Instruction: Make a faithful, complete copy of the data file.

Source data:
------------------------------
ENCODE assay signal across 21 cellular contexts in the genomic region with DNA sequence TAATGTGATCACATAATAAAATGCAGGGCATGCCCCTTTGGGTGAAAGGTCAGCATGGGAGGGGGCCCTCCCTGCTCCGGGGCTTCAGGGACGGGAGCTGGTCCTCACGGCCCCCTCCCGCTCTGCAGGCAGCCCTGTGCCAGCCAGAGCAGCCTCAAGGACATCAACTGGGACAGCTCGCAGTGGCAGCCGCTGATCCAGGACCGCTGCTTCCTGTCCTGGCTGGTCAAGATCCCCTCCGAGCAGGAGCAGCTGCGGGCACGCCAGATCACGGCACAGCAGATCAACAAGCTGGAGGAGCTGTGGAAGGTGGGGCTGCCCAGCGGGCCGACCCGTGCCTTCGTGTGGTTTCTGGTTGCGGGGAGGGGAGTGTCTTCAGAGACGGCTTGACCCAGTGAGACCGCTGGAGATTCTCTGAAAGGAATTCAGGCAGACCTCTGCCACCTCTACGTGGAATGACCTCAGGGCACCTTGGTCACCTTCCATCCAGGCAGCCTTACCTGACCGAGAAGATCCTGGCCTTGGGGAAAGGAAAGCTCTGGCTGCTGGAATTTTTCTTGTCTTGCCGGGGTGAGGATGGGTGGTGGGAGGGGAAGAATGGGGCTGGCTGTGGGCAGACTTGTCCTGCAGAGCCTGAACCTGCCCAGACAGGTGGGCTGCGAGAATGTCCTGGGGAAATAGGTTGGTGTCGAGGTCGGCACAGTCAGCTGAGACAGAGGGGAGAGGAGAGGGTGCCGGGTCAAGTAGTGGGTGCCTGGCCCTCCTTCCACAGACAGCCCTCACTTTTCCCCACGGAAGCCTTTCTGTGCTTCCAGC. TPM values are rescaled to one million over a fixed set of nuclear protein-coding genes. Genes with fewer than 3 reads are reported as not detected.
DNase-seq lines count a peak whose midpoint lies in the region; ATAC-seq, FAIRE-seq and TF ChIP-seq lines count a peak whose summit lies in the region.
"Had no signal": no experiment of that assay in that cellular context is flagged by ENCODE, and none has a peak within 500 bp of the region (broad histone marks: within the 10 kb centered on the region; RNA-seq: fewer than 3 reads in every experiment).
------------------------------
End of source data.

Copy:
ENCODE assay signal across 21 cellular contexts in the genomic region with DNA sequence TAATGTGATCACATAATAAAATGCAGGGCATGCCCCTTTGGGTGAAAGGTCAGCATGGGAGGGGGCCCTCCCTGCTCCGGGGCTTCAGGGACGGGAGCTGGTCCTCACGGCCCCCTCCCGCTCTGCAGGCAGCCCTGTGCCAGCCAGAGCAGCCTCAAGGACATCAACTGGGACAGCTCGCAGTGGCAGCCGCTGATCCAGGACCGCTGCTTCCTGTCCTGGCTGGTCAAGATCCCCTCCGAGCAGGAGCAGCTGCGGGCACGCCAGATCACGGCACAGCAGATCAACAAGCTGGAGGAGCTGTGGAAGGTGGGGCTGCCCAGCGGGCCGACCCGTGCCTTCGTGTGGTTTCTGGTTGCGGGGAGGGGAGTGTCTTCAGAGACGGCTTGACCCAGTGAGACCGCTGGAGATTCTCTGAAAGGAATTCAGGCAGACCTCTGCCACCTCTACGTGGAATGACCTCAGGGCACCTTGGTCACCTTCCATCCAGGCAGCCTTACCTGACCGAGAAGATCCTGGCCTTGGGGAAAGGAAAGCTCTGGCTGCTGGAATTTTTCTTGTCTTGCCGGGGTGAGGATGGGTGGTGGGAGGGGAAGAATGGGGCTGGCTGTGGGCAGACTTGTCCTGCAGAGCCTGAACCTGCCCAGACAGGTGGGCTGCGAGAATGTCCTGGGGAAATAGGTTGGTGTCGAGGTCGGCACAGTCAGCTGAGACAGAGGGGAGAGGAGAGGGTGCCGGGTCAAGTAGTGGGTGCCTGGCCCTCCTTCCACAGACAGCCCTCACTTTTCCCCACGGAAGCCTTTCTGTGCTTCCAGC. TPM values are rescaled to one million over a fixed set of nuclear protein-coding genes. Genes with fewer than 3 reads are reported as not detected.
DNase-seq lines count a peak whose midpoint lies in the region; ATAC-seq, FAIRE-seq and TF ChIP-seq lines count a peak whose summit lies in the region.
"Had no signal": no experiment of that assay in that cellular context is flagged by ENCODE, and none has a peak within 500 bp of the region (broad histone marks: within the 10 kb centered on the region; RNA-seq: fewer than 3 reads in every experiment).